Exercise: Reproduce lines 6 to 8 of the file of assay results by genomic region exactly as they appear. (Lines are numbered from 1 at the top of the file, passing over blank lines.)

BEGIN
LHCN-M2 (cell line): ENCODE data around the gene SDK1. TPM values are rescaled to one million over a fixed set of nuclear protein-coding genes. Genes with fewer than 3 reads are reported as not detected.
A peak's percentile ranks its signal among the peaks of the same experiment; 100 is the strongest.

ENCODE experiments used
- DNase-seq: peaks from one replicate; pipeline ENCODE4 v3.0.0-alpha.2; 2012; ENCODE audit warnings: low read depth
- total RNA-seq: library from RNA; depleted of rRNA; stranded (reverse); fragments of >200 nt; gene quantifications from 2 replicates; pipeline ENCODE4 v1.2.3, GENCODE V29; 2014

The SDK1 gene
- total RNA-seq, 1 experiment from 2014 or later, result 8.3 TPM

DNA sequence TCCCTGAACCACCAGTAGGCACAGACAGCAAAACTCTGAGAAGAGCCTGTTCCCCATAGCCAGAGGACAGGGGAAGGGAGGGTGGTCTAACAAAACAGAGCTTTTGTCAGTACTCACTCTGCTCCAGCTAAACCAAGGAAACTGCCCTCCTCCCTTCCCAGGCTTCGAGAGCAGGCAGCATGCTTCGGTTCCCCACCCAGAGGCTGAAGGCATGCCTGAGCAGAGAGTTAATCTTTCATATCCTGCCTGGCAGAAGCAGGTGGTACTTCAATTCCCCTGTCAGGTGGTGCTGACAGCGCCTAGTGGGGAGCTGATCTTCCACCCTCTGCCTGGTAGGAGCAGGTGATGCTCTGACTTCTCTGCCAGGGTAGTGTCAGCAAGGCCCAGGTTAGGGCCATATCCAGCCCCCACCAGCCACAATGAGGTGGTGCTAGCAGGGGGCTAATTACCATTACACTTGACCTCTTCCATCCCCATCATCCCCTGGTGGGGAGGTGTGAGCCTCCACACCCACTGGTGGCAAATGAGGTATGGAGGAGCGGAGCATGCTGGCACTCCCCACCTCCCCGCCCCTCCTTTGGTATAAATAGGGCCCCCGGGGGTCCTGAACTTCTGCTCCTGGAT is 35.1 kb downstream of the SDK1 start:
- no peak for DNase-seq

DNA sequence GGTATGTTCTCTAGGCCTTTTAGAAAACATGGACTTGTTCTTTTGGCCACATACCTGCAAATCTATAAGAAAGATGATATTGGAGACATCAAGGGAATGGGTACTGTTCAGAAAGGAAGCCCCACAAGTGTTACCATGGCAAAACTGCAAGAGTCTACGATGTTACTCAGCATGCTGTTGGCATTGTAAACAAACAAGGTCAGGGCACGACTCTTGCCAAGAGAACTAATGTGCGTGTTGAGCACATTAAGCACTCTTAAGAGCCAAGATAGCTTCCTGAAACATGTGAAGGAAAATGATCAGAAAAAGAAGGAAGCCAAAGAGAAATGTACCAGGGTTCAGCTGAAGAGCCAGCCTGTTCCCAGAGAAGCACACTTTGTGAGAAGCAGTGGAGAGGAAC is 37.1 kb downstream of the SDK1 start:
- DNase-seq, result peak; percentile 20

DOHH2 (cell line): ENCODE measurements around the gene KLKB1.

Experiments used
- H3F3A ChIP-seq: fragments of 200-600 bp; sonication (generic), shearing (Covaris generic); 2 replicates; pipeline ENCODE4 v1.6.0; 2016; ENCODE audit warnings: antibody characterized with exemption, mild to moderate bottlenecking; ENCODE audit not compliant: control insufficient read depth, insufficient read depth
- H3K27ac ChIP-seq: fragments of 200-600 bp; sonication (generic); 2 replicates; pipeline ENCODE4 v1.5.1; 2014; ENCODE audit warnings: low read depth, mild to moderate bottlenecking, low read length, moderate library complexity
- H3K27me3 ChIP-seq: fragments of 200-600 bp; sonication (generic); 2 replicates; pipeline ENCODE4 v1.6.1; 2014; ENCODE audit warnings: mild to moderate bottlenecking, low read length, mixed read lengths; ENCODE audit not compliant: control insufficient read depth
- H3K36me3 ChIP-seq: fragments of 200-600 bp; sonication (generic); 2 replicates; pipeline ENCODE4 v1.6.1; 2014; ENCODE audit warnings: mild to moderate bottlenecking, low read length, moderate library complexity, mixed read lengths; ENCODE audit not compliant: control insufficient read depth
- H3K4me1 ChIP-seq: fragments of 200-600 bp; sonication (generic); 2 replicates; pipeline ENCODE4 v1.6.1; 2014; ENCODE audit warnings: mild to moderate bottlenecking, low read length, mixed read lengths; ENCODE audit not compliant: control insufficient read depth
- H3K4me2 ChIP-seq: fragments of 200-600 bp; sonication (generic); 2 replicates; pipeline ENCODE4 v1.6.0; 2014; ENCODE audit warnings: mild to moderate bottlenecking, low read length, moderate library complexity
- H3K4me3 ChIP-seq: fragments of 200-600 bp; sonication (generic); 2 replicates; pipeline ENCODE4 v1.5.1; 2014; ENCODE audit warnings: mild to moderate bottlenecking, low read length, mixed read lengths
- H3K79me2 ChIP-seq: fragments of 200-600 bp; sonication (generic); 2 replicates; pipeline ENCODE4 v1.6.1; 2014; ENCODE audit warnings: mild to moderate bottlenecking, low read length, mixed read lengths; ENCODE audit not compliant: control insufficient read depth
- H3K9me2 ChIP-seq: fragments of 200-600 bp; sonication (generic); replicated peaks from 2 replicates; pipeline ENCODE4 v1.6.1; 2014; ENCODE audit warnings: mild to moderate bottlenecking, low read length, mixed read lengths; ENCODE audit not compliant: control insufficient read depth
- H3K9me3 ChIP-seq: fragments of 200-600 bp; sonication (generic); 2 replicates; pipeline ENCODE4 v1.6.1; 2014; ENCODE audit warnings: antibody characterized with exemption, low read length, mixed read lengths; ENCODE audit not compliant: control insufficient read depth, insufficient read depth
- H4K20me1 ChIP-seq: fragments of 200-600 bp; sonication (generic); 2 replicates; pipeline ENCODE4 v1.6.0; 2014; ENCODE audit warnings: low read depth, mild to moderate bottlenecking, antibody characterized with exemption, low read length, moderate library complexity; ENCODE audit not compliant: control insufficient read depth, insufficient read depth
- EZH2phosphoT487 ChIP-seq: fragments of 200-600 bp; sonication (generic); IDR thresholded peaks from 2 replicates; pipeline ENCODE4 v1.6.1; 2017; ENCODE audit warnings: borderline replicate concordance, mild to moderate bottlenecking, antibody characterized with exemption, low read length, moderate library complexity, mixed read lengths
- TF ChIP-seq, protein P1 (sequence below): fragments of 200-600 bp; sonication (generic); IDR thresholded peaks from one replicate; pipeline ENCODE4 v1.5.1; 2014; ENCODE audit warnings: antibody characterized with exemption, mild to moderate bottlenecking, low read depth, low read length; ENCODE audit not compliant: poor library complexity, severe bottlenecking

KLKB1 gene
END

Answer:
The SDK1 gene
- total RNA-seq, 1 experiment from 2014 or later, result 8.3 TPM

DNA sequence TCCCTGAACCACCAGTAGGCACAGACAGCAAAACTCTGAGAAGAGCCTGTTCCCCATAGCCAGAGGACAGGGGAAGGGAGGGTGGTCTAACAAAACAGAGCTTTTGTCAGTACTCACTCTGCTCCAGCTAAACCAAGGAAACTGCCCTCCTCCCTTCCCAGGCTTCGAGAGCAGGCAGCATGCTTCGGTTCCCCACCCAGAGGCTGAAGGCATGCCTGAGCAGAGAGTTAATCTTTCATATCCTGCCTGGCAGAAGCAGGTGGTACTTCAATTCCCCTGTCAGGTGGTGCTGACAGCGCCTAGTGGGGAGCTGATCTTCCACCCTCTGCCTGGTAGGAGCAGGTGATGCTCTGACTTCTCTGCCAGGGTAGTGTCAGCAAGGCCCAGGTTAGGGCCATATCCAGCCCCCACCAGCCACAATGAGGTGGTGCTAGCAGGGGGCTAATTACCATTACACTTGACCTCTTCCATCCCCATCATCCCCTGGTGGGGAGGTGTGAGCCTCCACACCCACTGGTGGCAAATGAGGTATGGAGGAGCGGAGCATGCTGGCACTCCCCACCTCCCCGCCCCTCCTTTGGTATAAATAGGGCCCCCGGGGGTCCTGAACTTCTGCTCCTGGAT is 35.1 kb downstream of the SDK1 start: